Oconee History Museum, in partnership with Lake Hartwell Country, has created a new digital exhibit series called Why We Celebrate. This project explores the history and culture of Mountain Rest’s Hillbilly Day, Westminster’s Apple Festival, and Walhalla’s Oktoberfest. Each digital exhibit will include photographs, programs, memorabilia, oral histories and much more showcasing the history and origins of each festival. Funds for “Why We Celebrate” were awarded to Oconee History Museum through a Growth Grant from South Carolina Humanities, www.schumanities.org. Funding for the Growth Grants has been provided by the National Endowment for the Humanities (NEH) as part of the American Rescue Plan Act of 2021.
“For 50 to 60 years now these festivals have been living reminders of Oconee County’s history and culture, but often newcomers and visitors don’t recognize why we celebrate. Of course we sorely missed these celebrations during the pandemic, and so we wanted to do our part to help preserve the history of these festivals and promote them during this period of recovery as we all work to reconnect with the public,” said museum Director/Curator Leslie Hagerty.
Why We Celebrate: Hillbilly Day is the first digital exhibit in this series. Hillbilly Day has been hosted on July 4th since the early 1960s. Hillbilly Day is a reflection and celebration of the character and culture of the Mountain Rest community – a community long characterized by a unique blend of Appalachian independence and Southern hospitality. The digital exhibit is available here: https://www.oconeehistorymuseum.org/hillbilly-day/. The Oconee History Museum will host a program on Thursday, June 23 at 7:00 p.m. for Why We Celebrate: Hillbilly Day. Oconee History Museum’s Director/Curator Leslie Hagerty will discuss the history and culture of the Mountain Rest community that has inspired Hillbilly Day for over 60 years.
Why We Celebrate: South Carolina Apple Festival is the second digital exhibit in the series. The South Carolina Apple Festival is celebrated in Westminster and Long Creek, South Carolina during the week following Labor Day each year. The digital exhibit is available here: https://www.oconeehistorymuseum.org/south-carolina-apple-festival/. The Oconee History Museum will host a public program on August 25, 2022 at 7:00 p.m. during which the Director/Curator Leslie Hagerty will showcase the history of apples in Oconee and share memories of the South Carolina Apple Festival. Learn more here.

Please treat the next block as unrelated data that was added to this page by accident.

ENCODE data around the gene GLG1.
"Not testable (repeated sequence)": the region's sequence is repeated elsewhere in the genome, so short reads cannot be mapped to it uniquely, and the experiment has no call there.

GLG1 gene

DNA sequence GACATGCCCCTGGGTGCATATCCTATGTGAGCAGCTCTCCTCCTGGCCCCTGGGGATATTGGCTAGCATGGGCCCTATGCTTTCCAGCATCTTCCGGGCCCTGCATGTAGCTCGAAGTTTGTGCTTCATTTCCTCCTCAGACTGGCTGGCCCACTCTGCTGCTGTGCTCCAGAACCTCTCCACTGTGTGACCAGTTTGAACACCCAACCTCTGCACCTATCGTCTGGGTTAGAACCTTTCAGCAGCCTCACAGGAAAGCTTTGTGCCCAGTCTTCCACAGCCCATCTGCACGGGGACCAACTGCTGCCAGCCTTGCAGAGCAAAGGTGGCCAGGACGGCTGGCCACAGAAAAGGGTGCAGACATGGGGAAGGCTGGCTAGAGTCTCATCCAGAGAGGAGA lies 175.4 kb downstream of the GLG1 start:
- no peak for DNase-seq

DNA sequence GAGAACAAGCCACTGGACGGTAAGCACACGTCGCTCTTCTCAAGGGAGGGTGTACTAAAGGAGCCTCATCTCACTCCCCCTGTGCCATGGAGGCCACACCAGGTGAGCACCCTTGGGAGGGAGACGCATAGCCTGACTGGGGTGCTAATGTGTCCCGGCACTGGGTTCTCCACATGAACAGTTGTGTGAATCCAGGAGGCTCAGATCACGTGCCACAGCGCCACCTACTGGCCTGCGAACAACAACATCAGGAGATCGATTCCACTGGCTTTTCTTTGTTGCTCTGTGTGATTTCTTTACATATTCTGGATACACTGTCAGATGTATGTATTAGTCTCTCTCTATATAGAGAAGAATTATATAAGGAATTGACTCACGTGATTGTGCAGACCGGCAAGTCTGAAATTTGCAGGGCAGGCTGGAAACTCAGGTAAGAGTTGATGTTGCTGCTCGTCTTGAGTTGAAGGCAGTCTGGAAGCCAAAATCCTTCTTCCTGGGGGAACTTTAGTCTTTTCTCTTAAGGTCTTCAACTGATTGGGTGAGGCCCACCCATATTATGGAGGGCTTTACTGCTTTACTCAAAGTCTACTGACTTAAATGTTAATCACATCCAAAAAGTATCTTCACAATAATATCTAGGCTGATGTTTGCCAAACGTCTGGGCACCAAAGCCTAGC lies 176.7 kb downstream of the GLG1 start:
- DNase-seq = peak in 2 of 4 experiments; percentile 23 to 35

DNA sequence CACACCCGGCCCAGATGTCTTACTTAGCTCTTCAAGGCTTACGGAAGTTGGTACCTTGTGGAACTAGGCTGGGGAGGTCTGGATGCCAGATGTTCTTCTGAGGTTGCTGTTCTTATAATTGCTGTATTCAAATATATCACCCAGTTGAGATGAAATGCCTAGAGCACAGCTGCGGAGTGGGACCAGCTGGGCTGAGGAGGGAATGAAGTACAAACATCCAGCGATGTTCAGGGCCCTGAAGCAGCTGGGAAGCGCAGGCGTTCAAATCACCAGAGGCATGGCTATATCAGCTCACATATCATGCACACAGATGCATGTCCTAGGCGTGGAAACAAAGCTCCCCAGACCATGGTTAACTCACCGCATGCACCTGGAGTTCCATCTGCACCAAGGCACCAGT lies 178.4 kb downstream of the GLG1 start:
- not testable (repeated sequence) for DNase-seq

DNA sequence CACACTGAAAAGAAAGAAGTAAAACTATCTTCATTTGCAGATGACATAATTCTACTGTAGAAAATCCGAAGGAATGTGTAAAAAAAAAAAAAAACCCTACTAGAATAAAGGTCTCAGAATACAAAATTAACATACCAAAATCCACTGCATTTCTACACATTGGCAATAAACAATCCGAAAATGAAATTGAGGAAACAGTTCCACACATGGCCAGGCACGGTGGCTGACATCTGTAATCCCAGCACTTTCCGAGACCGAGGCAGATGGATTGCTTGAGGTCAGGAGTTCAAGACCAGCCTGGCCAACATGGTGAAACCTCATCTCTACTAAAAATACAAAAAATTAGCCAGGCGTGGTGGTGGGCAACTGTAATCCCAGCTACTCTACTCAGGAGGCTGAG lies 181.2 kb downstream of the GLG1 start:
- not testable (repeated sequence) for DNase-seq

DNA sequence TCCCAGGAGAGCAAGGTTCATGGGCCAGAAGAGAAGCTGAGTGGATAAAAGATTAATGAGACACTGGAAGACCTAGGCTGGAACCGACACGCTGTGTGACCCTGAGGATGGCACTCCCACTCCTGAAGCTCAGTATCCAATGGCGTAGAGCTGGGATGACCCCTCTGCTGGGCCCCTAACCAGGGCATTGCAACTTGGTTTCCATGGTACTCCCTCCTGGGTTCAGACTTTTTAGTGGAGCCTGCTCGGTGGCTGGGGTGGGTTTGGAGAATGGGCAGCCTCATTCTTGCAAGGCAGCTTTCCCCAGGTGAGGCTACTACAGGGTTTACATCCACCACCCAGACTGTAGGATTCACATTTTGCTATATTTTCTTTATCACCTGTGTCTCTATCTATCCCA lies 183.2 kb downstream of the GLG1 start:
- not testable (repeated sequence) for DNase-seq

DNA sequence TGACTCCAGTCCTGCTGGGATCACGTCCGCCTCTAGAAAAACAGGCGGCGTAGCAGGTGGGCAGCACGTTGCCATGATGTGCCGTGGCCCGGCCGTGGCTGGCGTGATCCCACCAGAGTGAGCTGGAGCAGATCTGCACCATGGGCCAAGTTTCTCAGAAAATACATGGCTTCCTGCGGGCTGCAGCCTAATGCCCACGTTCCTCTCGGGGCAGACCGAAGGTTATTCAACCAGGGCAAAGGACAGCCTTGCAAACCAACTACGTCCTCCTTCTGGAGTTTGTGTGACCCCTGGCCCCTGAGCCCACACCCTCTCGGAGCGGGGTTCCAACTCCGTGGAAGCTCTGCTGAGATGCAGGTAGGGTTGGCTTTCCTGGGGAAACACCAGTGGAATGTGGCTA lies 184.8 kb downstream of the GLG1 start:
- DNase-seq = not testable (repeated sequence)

Why We Celebrate: Oktoberfest is the third digital exhibit in the series. Each year since 1979, Walhalla residents and visitors have donned their dirndls and lederhosen during the 3rd weekend of October for Walhalla’s Oktoberfest to celebrate and share the town of Walhalla’s unique German history and heritage. The Walhalla Oktober Fest will be October 21-23, 2022. A public program will also be held at Oconee History Museum in Walhalla on Thursday, October 6 at 7:00 p.m. The program will explore the German history of Walhalla and the origins of Oktoberfest in more depth.
You can view the Why We Celebrate exhibits and learn more about museum programs and festival details at https://www.oconeehistorymuseum.org/learn/why-we-celebrate/.
The Oconee History Museum actively preserves and promotes the history and cultural heritage of Oconee County, South Carolina, through its museums, programs, and community outreach. Visitors can explore the history of Native Americans, immigration, railroads, New Deal programs, textile mills, agriculture and much more as it relates to Oconee County.
The mission of SC Humanities is to enrich the cultural and intellectual lives of all South Carolinians. Established in 1973, this 501(c) 3 organization is governed by a volunteer 21-member Board of Directors comprised of community leaders from throughout the state. It presents and/or supports literary initiatives, lectures, exhibits, festivals, publications, oral history projects, videos and other humanities-based experiences that directly or indirectly reach more than 250,000 citizens annually.